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Symphony
ZUILL PLAYS ZWILICH WITH SANTA ROSA SYMPHONY
by Steve Osborn
Sunday, March 28, 2021
The Santa Rosa Symphony took a cautious step toward the return of live music in their March 28 virtual concert by sharing the stage with an actual live soloist rather than an apparition. Star cellist Zuill Bailey was still masked, and his back was toward the equally masked and plexiglassed orchestra...
Chamber
ECLECTIC CELLO PIANO VIRTUAL RECITAL FROM TOMKINS ZIVIAN DUO
by Terry McNeill
Sunday, March 28, 2021
The venerable 41-year Redwood Arts Council Series in Occidental has joined the virtual recital world with low budget but artistically satisfying programs, mostly using videos filmed in the performer’s residences. March 28 saw the Tanya Tomkins-Eric Zivian duo present an eclectic program from their ...
Symphony
SANTA ROSA SYMPHONY HITS THE SWEET SPOT
by Steve Osborn
Sunday, February 28, 2021
Small orchestras can inhabit a sweet spot between chamber ensembles and full orchestras, but how well they hit that spot depends on the composer's orchestration and the players' ability to project. That dependence was on full display in the Santa Rosa Symphony's Feb. 28 concert, which featured three...
Chamber
NOVEL OBOE-HARPSICHORD RECITAL FROM AIKEN DUO IN UKIAH
by Terry McNeill
Sunday, February 21, 2021
Oboe and harpsichord recitals are a rare North Bay event, even in a pandemic environment where a formal hall setting isn’t available. So it was a delight Feb. 21 to experience on the Ukiah Symphony’s website a recital by Symphony oboist Beth Aiken and harpsichordist husband Tom. The Aiken home vis...
Symphony
A HEALTHY MIX OF TRANSCRIPTIONS AND ORIGINALS FROM THE SR SYMPHONY
by Steve Osborn
Sunday, January 24, 2021
Transcriptions and ascending arpeggios were the order of the day on Jan. 24, as the Santa Rosa Symphony performed uplifting works by Bach/Webern, Ellen Taaffe Zwilich, Marianna Martínes and Mozart. The concert video was made in Weill Hall on Jan. 9. The first transcription was Webern’s 1935 renderi...
Symphony
HEROIC EFFORT FROM THE SANTA ROSA SYMPHONY
by Steve Osborn
Sunday, December 13, 2020
December 13 was a rainy day, perfect for huddling indoors and watching a prerecorded “live” performance by the Santa Rosa Symphony. The program was expansive, with music from the 18th through 21st centuries, and the mood was festive, in keeping with the holiday season. There was something in the fea...
Symphony
MASKED SANTA ROSA SYMPHONY CARRIES ON BRILLIANTLY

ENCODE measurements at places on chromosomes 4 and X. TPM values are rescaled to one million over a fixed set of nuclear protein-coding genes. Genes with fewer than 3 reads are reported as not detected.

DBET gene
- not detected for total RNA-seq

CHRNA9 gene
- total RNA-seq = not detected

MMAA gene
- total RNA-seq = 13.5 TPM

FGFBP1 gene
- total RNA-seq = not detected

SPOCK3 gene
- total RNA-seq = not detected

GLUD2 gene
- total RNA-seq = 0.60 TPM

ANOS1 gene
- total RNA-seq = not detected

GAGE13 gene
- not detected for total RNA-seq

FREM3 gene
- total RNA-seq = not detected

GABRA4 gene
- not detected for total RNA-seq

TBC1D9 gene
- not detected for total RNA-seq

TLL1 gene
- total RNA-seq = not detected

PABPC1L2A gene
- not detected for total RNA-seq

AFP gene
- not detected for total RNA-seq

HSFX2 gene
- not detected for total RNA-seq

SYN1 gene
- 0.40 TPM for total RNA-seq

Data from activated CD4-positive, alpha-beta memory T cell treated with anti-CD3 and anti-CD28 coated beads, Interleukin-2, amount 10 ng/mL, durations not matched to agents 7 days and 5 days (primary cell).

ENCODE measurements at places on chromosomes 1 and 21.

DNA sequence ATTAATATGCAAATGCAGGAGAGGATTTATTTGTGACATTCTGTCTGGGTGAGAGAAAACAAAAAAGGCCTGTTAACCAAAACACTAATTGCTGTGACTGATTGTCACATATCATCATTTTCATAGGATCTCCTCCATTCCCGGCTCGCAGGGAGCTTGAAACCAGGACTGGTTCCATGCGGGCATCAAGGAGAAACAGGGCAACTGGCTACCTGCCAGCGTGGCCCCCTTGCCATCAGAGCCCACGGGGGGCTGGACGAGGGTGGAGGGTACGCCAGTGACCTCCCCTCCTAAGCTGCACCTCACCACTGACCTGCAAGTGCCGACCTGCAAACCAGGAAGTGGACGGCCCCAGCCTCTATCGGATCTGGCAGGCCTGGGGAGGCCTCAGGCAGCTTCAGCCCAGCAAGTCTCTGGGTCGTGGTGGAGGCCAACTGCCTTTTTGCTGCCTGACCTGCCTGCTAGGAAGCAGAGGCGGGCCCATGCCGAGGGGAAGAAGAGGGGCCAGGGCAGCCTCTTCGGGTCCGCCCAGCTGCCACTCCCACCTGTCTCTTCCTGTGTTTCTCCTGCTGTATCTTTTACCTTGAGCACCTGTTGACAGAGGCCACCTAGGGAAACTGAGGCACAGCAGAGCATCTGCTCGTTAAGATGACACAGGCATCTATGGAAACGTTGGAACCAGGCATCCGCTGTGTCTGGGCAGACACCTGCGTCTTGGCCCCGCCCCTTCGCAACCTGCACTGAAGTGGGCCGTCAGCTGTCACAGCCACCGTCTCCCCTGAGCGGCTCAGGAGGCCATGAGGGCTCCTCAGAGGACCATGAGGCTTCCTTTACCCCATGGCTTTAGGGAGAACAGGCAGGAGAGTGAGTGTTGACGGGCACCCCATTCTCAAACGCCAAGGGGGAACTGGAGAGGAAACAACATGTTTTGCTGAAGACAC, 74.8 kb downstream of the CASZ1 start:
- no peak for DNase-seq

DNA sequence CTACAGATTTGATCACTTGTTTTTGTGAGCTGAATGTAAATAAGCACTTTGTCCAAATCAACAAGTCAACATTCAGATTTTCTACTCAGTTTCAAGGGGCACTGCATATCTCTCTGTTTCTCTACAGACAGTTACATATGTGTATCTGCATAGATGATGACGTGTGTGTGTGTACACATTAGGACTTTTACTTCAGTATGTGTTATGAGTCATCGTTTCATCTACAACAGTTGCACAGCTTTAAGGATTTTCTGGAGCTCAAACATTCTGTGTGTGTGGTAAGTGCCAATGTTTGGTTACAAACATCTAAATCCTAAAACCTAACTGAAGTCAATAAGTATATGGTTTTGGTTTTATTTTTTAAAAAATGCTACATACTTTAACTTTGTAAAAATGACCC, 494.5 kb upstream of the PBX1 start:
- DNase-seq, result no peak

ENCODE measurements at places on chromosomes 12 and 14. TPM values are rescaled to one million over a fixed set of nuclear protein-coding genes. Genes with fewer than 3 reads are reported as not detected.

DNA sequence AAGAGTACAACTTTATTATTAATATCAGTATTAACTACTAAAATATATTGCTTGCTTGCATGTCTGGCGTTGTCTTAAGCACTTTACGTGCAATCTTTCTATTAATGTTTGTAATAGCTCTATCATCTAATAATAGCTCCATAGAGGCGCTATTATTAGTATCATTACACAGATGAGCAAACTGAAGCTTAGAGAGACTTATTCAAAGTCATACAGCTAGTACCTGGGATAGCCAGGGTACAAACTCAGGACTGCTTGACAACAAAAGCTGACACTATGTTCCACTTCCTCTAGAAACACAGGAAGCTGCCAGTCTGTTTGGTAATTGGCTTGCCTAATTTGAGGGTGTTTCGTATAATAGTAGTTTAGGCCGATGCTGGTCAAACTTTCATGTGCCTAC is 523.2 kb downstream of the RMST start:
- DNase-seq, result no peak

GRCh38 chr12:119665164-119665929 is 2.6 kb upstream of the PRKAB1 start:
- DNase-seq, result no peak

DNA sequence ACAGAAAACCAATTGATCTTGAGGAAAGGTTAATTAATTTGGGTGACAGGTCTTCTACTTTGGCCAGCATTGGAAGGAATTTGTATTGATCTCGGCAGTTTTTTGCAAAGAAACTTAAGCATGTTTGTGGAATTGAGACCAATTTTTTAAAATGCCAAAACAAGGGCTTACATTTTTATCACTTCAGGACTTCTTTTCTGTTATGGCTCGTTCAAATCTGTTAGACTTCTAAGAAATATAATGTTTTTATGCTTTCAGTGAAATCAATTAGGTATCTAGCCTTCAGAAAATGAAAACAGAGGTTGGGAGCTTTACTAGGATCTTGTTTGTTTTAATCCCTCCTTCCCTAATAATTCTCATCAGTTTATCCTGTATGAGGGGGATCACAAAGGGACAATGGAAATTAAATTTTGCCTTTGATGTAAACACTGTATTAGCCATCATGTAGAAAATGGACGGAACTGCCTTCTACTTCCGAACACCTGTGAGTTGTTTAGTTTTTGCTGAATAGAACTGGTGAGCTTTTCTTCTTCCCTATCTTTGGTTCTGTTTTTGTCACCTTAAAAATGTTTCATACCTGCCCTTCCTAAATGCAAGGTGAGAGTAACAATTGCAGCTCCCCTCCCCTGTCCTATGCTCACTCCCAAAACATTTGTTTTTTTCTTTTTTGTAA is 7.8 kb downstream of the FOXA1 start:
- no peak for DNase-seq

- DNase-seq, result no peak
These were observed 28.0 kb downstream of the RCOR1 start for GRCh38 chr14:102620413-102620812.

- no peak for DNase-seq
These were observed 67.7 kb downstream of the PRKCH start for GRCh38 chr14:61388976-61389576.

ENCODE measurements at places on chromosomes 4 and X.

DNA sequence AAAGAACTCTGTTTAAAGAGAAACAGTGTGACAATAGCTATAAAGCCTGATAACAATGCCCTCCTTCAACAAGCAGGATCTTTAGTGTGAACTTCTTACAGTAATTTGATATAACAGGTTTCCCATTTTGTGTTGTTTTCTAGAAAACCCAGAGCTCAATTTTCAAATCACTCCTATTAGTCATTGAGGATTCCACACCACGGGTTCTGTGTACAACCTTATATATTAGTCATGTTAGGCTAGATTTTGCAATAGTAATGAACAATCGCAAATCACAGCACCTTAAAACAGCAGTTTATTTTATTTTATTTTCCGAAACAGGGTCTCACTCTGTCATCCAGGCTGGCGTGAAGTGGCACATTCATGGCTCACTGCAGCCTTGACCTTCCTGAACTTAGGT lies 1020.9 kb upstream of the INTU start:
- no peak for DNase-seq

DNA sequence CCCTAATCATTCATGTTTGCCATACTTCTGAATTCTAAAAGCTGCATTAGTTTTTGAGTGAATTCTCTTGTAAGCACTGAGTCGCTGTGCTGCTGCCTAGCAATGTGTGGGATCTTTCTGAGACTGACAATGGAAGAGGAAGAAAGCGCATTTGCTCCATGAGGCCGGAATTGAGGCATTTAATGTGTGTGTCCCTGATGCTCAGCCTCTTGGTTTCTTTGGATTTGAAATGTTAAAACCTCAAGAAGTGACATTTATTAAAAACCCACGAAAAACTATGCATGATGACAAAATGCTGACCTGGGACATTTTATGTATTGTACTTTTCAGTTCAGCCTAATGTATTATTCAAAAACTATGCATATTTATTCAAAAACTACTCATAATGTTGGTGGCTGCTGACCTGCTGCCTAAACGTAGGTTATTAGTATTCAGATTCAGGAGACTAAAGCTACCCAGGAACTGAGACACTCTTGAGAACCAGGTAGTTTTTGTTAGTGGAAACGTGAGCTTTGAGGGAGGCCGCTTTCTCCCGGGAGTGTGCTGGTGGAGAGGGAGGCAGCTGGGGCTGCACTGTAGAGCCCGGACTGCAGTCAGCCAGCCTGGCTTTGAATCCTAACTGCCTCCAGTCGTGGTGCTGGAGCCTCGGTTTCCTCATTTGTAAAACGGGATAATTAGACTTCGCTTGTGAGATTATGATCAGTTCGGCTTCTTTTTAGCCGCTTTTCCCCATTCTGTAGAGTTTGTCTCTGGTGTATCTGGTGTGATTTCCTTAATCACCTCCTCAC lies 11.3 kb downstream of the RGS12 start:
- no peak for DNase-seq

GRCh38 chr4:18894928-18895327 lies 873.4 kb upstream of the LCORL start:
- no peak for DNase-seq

by Steve Osborn
Sunday, November 15, 2020
In some ways the Santa Rosa Symphony’s Nov. 15 concert on YouTube resembled a Conceptual Art performance from the 1970s. On display were about 30 masked orchestral musicians playing six feet apart from each other on stage, some of them separated by plexiglass barriers. In the 1970s, the concept behi...
Chamber
SPLENDID STRINGS IN A SUNLIT GARDEN
by Abby Wasserman
Sunday, November 1, 2020
A sun-drenched autumn afternoon, a Marin County garden and six superb string players from the Santa Rosa Symphony were manna from heaven to a pandemic-weary audience starved for live music. The sextet of Santa Rosa Symphony musicians performed to a small group of 20 Nov. 1, the day after Halloween....
Chamber
EXAMPLARY QUARTET PLAYING IN MARIN GARDEN CONCERT
by Terry McNeill
Thursday, October 22, 2020
Taped video concerts have pretty much dominated the recent fare for classical music fans, but sporadic live music making can still be found in the North Bay with outdoor chamber music. Of course with the obligatory social distancing and often decorative facial masks. Four San Francisco Opera Orc...
Chamber
VIDEO CHAMBER MUSIC FROM LINCOLN CENTER IN GREEN'S BROADCAST
by Terry McNeill
Saturday, October 17, 2020
Along with hosting its resident the Santa Rosa Symphony, Weill Hall has contracted to produce sporadic virtual programs of classical music, and began Oct. 17 with a charming three-part concert from the Chamber Music Society of Lincoln Center in New York. Hosted with comely introductions by CMSLC di...
CHAMBER REVIEW
Valley of the Moon Music Festival / Saturday, July 23, 2016
Elizabeth Blumenstock, viola; Sadie Glass, horn; Holly Piccoli, violin; Kyle Stegall, tenor; Tanya Tomkins, cello; Eric Zivian, fortepiano